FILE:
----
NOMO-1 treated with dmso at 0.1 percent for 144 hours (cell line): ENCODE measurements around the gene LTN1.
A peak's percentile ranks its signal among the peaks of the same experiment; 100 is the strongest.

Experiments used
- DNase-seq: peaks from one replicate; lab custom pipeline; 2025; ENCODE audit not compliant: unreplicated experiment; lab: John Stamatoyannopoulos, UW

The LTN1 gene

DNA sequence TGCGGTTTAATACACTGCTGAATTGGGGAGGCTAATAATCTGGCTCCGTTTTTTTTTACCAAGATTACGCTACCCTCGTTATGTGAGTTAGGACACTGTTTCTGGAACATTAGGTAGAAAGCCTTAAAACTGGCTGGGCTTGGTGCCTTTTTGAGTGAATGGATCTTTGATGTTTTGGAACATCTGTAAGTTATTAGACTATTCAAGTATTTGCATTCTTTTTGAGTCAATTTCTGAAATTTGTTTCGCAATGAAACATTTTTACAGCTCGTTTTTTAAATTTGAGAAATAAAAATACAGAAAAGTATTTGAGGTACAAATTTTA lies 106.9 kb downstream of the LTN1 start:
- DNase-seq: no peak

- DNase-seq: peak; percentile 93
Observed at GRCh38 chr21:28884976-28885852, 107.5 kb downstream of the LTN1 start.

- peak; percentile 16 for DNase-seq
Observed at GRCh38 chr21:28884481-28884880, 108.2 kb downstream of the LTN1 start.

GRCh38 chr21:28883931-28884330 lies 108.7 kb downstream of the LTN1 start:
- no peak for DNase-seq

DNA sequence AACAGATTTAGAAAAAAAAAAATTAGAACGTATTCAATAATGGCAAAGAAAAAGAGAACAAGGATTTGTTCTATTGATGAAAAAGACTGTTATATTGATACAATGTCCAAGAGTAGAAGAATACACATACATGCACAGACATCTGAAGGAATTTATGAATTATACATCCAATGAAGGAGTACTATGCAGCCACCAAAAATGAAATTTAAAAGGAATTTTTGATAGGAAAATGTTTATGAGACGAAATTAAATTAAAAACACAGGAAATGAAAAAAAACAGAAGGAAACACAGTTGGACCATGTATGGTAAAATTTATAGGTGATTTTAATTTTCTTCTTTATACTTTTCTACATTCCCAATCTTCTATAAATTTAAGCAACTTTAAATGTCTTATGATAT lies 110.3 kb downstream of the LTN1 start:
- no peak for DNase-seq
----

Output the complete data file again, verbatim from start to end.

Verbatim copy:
NOMO-1 treated with dmso at 0.1 percent for 144 hours (cell line): ENCODE measurements around the gene LTN1.
A peak's percentile ranks its signal among the peaks of the same experiment; 100 is the strongest.

Experiments used
- DNase-seq: peaks from one replicate; lab custom pipeline; 2025; ENCODE audit not compliant: unreplicated experiment; lab: John Stamatoyannopoulos, UW

The LTN1 gene

DNA sequence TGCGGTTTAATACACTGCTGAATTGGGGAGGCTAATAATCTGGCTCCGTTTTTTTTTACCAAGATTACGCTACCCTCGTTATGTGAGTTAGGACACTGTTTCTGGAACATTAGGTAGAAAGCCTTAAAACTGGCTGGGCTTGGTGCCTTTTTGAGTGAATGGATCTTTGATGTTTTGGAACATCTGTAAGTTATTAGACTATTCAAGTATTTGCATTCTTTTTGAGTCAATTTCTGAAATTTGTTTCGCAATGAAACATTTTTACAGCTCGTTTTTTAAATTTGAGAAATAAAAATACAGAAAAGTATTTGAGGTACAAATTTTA lies 106.9 kb downstream of the LTN1 start:
- DNase-seq: no peak

- DNase-seq: peak; percentile 93
Observed at GRCh38 chr21:28884976-28885852, 107.5 kb downstream of the LTN1 start.

- peak; percentile 16 for DNase-seq
Observed at GRCh38 chr21:28884481-28884880, 108.2 kb downstream of the LTN1 start.

GRCh38 chr21:28883931-28884330 lies 108.7 kb downstream of the LTN1 start:
- no peak for DNase-seq

DNA sequence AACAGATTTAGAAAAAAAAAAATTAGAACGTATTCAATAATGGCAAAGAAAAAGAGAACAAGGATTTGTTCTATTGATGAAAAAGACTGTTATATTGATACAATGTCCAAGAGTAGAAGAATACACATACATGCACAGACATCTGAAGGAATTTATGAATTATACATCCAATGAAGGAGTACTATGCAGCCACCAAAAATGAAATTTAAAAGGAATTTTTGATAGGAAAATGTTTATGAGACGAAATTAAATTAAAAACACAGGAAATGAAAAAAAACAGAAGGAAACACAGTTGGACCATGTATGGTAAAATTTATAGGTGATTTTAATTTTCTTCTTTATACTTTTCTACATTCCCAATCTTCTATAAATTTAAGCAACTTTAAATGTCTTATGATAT lies 110.3 kb downstream of the LTN1 start:
- no peak for DNase-seq